Medicinal cocaine has always been a thing, but now there’s an FDA-approved nasal spray aptly made with totally legal, pharmaceutical-grade white.
On Monday, the pharmaceutical outfit Lannett Company announced that its new cocaine hydrochloride nasal spray product, dubbed Numbrino, cleared two Phase III, randomized, double-blind clinical trials.
"The FDA's approval of our cocaine HCl product, the first NDA approval to include full clinical trials in the company's history, marks a major milestone in Lannett's 70+ years of operations," said Tim Crew, Lannett Company’s CEO, in a press release. "We believe the product has the potential to be an excellent option for the labeled indication. We expect to launch the product shortly…”
While Lannett’s nasal spray may be new, cocaine’s use in modern medicine is not. Unlike weed, which is considered a Schedule I drug in the US — meaning it has no accepted medical use — cocaine is a Schedule II drug, meaning it has some accepted medical use. Although cocaine’s medicinal use is not as widespread as it was at the turn of the 20th century, it has been, in rare occasions, administered as a topical analgesic for minor surgeries.
Nasal administration of pharmaceutical-grade coke isn’t new, either. In the ‘80’s, LA-based drug researcher Ronald K. Siegel, PhD. tested whether sniffing crack could control arthritis pain. The study successfully showed that snorting pharmaceutical crack — or cocaine freebase — could effectively manage chronic pain without triggering cocaine’s characteristic, addictive high. However, the patients reported that they felt uncomfortable sniffing lines of any drug for relief, and some study subjects turned to street-bought cocaine after Siegel revealed the study drug’s true identity.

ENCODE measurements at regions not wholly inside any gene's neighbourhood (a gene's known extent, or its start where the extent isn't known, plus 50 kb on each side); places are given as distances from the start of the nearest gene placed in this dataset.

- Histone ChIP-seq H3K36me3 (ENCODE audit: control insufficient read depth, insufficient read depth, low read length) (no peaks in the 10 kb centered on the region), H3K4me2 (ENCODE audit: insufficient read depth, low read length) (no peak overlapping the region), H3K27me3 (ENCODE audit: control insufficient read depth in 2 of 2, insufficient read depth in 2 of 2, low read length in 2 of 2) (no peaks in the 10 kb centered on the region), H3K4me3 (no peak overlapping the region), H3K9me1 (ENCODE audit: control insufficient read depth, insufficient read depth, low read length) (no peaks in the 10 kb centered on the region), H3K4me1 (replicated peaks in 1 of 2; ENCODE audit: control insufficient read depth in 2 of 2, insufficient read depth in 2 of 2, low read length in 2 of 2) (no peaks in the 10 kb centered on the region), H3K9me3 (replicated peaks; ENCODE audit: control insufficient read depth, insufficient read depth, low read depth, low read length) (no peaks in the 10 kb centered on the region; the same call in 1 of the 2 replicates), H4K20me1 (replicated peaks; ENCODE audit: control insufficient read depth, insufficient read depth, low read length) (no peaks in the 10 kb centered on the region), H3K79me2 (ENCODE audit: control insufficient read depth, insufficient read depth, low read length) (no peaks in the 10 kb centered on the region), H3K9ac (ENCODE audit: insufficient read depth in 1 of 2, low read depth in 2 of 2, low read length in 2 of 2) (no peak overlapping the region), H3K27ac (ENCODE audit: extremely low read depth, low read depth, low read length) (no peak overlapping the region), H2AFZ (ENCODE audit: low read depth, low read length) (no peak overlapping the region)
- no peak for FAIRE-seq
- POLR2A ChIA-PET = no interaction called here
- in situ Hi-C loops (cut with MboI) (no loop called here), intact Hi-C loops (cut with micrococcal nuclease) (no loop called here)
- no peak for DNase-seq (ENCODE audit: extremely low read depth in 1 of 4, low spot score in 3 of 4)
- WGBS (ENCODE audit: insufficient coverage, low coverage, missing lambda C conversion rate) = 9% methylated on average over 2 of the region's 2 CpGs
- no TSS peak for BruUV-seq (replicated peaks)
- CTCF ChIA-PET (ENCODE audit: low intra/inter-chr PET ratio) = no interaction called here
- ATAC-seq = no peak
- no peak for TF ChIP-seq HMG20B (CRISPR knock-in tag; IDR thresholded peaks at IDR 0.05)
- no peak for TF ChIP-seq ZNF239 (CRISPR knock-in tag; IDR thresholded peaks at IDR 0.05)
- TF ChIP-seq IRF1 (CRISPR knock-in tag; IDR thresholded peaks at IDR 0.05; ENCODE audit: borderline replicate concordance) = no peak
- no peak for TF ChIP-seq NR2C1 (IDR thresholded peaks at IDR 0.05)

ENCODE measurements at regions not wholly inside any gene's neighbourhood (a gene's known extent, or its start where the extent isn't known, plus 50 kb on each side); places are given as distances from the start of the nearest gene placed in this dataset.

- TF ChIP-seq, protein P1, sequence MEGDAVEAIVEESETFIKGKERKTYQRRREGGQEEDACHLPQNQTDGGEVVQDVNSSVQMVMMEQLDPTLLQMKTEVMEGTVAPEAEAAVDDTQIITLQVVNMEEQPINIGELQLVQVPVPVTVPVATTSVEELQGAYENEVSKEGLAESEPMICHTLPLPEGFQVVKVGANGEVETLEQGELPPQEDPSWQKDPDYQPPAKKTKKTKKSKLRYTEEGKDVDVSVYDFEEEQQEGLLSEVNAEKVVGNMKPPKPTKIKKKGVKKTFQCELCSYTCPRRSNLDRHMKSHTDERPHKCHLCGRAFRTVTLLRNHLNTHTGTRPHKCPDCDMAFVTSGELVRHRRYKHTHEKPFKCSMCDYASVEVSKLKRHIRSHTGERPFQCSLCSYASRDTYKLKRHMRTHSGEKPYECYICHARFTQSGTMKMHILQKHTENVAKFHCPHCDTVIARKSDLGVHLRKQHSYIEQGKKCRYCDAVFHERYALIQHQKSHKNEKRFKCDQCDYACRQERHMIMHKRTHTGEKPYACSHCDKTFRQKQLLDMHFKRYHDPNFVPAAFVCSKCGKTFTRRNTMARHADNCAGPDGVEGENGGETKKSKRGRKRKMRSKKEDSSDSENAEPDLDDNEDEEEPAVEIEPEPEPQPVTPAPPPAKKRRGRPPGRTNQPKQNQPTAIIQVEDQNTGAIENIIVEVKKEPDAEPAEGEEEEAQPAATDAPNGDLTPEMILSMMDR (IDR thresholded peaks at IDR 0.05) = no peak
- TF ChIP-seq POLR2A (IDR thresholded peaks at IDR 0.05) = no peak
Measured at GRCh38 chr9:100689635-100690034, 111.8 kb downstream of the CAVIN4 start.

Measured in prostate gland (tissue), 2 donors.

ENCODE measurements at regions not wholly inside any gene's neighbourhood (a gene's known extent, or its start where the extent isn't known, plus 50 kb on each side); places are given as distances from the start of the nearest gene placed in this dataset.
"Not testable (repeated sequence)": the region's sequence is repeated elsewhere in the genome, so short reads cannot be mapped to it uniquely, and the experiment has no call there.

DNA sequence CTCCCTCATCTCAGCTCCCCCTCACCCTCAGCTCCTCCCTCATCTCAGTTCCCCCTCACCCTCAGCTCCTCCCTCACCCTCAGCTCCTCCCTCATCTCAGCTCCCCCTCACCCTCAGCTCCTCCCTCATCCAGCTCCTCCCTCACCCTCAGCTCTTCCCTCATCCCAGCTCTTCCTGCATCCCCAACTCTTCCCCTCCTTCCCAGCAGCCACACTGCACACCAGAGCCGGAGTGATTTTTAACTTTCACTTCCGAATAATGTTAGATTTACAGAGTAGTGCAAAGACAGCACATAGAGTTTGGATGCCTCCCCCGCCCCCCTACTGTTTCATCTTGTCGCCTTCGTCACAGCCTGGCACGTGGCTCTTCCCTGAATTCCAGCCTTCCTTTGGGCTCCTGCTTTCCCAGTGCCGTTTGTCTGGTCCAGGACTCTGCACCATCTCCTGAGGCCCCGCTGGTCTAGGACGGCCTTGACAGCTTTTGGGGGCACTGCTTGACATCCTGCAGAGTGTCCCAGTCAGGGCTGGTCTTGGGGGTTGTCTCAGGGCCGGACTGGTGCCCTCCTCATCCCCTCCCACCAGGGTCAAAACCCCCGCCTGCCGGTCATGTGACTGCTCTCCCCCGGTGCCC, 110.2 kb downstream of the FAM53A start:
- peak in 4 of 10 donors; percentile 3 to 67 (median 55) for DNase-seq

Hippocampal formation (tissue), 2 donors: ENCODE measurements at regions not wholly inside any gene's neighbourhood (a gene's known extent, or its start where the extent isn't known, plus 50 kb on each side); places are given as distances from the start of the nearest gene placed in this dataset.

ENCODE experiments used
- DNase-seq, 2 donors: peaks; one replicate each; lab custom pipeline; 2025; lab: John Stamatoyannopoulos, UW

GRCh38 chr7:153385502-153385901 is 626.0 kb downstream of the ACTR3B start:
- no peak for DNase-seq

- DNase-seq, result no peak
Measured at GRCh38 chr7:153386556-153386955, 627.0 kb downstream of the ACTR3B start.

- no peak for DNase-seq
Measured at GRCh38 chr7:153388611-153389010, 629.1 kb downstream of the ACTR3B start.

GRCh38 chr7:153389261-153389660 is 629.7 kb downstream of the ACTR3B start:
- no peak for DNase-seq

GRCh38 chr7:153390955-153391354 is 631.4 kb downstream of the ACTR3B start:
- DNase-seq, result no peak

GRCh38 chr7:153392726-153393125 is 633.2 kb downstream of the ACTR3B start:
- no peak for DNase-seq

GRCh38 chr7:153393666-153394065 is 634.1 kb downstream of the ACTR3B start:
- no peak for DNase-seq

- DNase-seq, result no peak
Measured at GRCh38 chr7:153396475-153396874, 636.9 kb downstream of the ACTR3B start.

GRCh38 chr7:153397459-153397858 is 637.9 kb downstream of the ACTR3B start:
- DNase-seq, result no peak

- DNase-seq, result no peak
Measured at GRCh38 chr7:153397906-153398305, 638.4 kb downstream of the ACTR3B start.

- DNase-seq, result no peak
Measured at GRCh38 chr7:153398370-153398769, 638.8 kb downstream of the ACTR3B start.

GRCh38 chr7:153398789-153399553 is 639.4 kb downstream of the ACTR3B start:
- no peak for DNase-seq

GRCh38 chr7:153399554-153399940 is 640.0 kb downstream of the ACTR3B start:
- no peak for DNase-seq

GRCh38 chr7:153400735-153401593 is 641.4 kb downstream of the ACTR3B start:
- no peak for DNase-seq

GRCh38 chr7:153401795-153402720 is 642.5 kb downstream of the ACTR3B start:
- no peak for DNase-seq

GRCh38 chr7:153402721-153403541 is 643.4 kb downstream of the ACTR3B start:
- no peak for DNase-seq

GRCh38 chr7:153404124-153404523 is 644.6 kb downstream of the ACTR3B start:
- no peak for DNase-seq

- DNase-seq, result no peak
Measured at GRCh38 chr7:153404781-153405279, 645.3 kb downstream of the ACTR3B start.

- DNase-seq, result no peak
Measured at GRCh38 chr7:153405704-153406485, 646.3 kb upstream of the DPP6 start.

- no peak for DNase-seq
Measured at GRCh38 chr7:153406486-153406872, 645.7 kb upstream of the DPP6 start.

Lately, pharmaceutical nasal sprays for novel drugs has become all the rage. Last year, President Trump ordered the VA to purchase an FDA-approved ketamine nasal spray for treating depression in combat veterans. In December, an Oregon-based company announced it would begin developing a nasal spray for delivering psilocybin, the psychedelic component of magic mushrooms. And in case you’re wondering, weed-based nasal sprays have already been around for a few years, but none are FDA-approved.
So, there you have it: The US government recognizes cocaine as a legit medicine, but cannabis is still considered as dangerous and useless as heroin.
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